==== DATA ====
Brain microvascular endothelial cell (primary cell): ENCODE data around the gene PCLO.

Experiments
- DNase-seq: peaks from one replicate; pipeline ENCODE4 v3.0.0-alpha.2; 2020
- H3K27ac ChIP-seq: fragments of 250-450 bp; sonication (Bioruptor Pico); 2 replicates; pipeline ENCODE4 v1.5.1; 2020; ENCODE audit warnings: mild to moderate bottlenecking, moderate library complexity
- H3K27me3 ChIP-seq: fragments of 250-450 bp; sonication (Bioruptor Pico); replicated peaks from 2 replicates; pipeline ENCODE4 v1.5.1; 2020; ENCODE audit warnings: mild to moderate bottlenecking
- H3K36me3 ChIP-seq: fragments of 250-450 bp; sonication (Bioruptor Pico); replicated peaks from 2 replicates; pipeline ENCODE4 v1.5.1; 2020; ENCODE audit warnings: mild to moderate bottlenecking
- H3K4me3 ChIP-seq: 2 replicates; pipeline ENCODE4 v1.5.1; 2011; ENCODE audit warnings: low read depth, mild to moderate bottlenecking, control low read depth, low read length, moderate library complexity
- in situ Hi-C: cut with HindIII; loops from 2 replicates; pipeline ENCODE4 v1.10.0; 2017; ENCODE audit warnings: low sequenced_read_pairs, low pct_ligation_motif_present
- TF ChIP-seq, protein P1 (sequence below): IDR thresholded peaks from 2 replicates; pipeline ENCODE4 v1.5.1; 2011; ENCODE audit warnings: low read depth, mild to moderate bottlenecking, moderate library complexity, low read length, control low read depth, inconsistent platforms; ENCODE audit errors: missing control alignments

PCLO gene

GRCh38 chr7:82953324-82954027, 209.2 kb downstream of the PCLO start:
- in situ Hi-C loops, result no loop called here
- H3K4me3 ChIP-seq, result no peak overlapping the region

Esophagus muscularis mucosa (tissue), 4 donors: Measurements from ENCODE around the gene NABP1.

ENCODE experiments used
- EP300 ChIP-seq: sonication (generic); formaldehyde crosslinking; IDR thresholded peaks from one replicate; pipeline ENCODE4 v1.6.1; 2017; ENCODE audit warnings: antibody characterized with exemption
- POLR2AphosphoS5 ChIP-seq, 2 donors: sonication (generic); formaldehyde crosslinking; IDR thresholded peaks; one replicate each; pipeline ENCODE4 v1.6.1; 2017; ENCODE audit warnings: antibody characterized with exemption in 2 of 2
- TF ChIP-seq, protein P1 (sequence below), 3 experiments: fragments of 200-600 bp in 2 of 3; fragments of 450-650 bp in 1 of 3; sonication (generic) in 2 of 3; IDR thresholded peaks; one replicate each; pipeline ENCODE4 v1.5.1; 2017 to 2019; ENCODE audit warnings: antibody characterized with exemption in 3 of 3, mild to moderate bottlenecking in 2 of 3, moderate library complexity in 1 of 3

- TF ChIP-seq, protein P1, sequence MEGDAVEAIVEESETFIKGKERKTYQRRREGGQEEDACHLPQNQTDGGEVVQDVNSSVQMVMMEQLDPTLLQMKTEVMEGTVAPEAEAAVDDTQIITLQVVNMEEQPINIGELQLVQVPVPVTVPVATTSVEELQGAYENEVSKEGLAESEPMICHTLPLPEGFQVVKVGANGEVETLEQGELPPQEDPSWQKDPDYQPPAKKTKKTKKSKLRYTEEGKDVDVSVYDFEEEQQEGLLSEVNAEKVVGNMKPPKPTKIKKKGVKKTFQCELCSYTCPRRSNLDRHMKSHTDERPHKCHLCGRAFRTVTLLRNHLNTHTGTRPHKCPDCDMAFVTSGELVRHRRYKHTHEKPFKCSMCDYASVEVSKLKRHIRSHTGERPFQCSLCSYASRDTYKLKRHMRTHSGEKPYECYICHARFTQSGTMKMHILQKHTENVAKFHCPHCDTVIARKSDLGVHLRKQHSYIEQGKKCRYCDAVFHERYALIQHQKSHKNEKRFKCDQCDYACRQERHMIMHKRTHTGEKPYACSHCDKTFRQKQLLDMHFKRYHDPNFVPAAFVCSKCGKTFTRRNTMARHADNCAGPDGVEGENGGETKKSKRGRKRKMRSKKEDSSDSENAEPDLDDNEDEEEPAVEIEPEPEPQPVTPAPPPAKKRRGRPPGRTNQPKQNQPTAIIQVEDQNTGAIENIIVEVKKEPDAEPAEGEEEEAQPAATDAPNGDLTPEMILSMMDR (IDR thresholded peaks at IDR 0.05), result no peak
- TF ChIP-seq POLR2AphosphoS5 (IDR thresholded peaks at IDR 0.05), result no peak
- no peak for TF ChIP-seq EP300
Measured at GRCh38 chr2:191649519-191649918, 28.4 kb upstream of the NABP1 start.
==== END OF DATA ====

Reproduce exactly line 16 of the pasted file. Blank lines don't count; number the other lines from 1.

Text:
- EP300 ChIP-seq: sonication (generic); formaldehyde crosslinking; IDR thresholded peaks from one replicate; pipeline ENCODE4 v1.6.1; 2017; ENCODE audit warnings: antibody characterized with exemption